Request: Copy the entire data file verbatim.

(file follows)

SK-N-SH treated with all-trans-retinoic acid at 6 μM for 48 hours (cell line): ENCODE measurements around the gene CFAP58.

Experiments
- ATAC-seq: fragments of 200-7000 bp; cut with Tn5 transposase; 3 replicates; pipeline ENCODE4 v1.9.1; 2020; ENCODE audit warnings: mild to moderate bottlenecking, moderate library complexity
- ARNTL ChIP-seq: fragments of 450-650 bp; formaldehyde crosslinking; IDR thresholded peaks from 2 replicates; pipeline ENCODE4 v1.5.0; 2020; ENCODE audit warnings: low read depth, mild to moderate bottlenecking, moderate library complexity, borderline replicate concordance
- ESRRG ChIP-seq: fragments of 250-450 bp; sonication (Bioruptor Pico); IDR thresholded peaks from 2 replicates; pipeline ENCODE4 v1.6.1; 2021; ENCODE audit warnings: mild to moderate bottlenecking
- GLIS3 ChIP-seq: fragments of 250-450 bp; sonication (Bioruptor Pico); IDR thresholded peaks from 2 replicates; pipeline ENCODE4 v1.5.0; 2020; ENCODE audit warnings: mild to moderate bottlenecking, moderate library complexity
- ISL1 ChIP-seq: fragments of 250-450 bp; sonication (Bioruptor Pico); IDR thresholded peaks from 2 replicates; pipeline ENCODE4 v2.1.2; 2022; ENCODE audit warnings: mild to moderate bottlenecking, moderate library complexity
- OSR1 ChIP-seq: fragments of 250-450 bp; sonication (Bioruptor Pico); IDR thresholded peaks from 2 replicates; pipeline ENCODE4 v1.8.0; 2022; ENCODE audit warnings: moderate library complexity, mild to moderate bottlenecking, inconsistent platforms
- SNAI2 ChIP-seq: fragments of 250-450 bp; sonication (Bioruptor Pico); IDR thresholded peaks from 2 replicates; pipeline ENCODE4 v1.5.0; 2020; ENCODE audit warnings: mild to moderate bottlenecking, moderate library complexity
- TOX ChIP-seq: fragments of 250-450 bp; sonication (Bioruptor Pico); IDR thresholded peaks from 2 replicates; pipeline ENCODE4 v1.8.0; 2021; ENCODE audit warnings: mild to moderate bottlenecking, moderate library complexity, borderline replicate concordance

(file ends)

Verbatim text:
SK-N-SH treated with all-trans-retinoic acid at 6 μM for 48 hours (cell line): ENCODE measurements around the gene CFAP58.

Experiments
- ATAC-seq: fragments of 200-7000 bp; cut with Tn5 transposase; 3 replicates; pipeline ENCODE4 v1.9.1; 2020; ENCODE audit warnings: mild to moderate bottlenecking, moderate library complexity
- ARNTL ChIP-seq: fragments of 450-650 bp; formaldehyde crosslinking; IDR thresholded peaks from 2 replicates; pipeline ENCODE4 v1.5.0; 2020; ENCODE audit warnings: low read depth, mild to moderate bottlenecking, moderate library complexity, borderline replicate concordance
- ESRRG ChIP-seq: fragments of 250-450 bp; sonication (Bioruptor Pico); IDR thresholded peaks from 2 replicates; pipeline ENCODE4 v1.6.1; 2021; ENCODE audit warnings: mild to moderate bottlenecking
- GLIS3 ChIP-seq: fragments of 250-450 bp; sonication (Bioruptor Pico); IDR thresholded peaks from 2 replicates; pipeline ENCODE4 v1.5.0; 2020; ENCODE audit warnings: mild to moderate bottlenecking, moderate library complexity
- ISL1 ChIP-seq: fragments of 250-450 bp; sonication (Bioruptor Pico); IDR thresholded peaks from 2 replicates; pipeline ENCODE4 v2.1.2; 2022; ENCODE audit warnings: mild to moderate bottlenecking, moderate library complexity
- OSR1 ChIP-seq: fragments of 250-450 bp; sonication (Bioruptor Pico); IDR thresholded peaks from 2 replicates; pipeline ENCODE4 v1.8.0; 2022; ENCODE audit warnings: moderate library complexity, mild to moderate bottlenecking, inconsistent platforms
- SNAI2 ChIP-seq: fragments of 250-450 bp; sonication (Bioruptor Pico); IDR thresholded peaks from 2 replicates; pipeline ENCODE4 v1.5.0; 2020; ENCODE audit warnings: mild to moderate bottlenecking, moderate library complexity
- TOX ChIP-seq: fragments of 250-450 bp; sonication (Bioruptor Pico); IDR thresholded peaks from 2 replicates; pipeline ENCODE4 v1.8.0; 2021; ENCODE audit warnings: mild to moderate bottlenecking, moderate library complexity, borderline replicate concordance